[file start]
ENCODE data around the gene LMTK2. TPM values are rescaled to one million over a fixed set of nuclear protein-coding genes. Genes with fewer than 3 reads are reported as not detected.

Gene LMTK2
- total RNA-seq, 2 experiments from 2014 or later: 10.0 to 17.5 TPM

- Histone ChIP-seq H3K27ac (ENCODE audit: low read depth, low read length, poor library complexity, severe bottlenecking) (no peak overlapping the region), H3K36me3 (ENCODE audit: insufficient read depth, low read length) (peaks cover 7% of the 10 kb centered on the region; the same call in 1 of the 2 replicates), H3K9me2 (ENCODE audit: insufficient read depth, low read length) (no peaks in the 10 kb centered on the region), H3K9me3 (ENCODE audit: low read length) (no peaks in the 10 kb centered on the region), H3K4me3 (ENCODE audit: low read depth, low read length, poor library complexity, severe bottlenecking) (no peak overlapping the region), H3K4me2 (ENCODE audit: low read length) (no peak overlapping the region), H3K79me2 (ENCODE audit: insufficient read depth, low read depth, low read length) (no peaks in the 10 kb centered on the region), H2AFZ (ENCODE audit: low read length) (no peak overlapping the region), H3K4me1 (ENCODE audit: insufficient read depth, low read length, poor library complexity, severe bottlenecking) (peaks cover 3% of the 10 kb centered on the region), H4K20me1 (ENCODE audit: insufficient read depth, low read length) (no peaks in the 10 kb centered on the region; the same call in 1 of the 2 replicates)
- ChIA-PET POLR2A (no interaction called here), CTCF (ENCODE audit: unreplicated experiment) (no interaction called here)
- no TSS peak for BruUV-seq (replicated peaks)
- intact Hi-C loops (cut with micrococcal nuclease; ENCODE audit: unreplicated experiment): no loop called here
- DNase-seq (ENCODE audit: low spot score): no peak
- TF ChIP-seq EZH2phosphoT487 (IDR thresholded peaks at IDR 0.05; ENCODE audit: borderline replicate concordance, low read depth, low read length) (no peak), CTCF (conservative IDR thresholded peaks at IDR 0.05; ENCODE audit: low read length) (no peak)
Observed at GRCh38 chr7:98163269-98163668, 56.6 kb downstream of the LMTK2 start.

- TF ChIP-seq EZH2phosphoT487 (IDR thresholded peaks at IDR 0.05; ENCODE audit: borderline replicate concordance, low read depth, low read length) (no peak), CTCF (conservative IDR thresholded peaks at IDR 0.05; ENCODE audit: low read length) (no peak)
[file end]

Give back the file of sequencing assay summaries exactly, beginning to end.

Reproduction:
ENCODE data around the gene LMTK2. TPM values are rescaled to one million over a fixed set of nuclear protein-coding genes. Genes with fewer than 3 reads are reported as not detected.

Gene LMTK2
- total RNA-seq, 2 experiments from 2014 or later: 10.0 to 17.5 TPM

- Histone ChIP-seq H3K27ac (ENCODE audit: low read depth, low read length, poor library complexity, severe bottlenecking) (no peak overlapping the region), H3K36me3 (ENCODE audit: insufficient read depth, low read length) (peaks cover 7% of the 10 kb centered on the region; the same call in 1 of the 2 replicates), H3K9me2 (ENCODE audit: insufficient read depth, low read length) (no peaks in the 10 kb centered on the region), H3K9me3 (ENCODE audit: low read length) (no peaks in the 10 kb centered on the region), H3K4me3 (ENCODE audit: low read depth, low read length, poor library complexity, severe bottlenecking) (no peak overlapping the region), H3K4me2 (ENCODE audit: low read length) (no peak overlapping the region), H3K79me2 (ENCODE audit: insufficient read depth, low read depth, low read length) (no peaks in the 10 kb centered on the region), H2AFZ (ENCODE audit: low read length) (no peak overlapping the region), H3K4me1 (ENCODE audit: insufficient read depth, low read length, poor library complexity, severe bottlenecking) (peaks cover 3% of the 10 kb centered on the region), H4K20me1 (ENCODE audit: insufficient read depth, low read length) (no peaks in the 10 kb centered on the region; the same call in 1 of the 2 replicates)
- ChIA-PET POLR2A (no interaction called here), CTCF (ENCODE audit: unreplicated experiment) (no interaction called here)
- no TSS peak for BruUV-seq (replicated peaks)
- intact Hi-C loops (cut with micrococcal nuclease; ENCODE audit: unreplicated experiment): no loop called here
- DNase-seq (ENCODE audit: low spot score): no peak
- TF ChIP-seq EZH2phosphoT487 (IDR thresholded peaks at IDR 0.05; ENCODE audit: borderline replicate concordance, low read depth, low read length) (no peak), CTCF (conservative IDR thresholded peaks at IDR 0.05; ENCODE audit: low read length) (no peak)
Observed at GRCh38 chr7:98163269-98163668, 56.6 kb downstream of the LMTK2 start.

- TF ChIP-seq EZH2phosphoT487 (IDR thresholded peaks at IDR 0.05; ENCODE audit: borderline replicate concordance, low read depth, low read length) (no peak), CTCF (conservative IDR thresholded peaks at IDR 0.05; ENCODE audit: low read length) (no peak)